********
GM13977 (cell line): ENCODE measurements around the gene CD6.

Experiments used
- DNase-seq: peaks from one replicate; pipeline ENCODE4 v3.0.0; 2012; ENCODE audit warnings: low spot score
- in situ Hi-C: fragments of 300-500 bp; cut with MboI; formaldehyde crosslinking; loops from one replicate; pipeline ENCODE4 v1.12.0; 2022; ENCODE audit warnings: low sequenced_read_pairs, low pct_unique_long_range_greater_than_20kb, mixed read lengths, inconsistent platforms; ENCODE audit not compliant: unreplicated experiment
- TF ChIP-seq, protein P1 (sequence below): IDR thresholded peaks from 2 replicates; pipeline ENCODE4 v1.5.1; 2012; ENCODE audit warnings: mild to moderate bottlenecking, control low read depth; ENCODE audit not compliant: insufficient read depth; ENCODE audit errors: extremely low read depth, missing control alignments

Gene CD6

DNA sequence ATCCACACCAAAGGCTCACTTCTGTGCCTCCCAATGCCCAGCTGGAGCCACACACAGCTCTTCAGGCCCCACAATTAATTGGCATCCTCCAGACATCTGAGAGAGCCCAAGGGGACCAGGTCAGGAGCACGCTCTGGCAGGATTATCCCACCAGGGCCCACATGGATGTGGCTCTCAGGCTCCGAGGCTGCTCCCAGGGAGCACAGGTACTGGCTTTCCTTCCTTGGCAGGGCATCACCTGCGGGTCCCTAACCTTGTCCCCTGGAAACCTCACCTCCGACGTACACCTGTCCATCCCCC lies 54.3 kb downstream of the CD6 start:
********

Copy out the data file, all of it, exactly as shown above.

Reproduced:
GM13977 (cell line): ENCODE measurements around the gene CD6.

Experiments used
- DNase-seq: peaks from one replicate; pipeline ENCODE4 v3.0.0; 2012; ENCODE audit warnings: low spot score
- in situ Hi-C: fragments of 300-500 bp; cut with MboI; formaldehyde crosslinking; loops from one replicate; pipeline ENCODE4 v1.12.0; 2022; ENCODE audit warnings: low sequenced_read_pairs, low pct_unique_long_range_greater_than_20kb, mixed read lengths, inconsistent platforms; ENCODE audit not compliant: unreplicated experiment
- TF ChIP-seq, protein P1 (sequence below): IDR thresholded peaks from 2 replicates; pipeline ENCODE4 v1.5.1; 2012; ENCODE audit warnings: mild to moderate bottlenecking, control low read depth; ENCODE audit not compliant: insufficient read depth; ENCODE audit errors: extremely low read depth, missing control alignments

Gene CD6

DNA sequence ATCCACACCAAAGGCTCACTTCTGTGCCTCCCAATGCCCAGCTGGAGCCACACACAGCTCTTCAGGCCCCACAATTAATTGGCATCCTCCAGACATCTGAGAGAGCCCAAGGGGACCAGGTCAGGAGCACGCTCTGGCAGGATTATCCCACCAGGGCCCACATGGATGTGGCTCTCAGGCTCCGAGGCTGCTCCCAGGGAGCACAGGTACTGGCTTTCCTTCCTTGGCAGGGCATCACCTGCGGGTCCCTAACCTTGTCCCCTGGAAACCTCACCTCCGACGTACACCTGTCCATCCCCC lies 54.3 kb downstream of the CD6 start: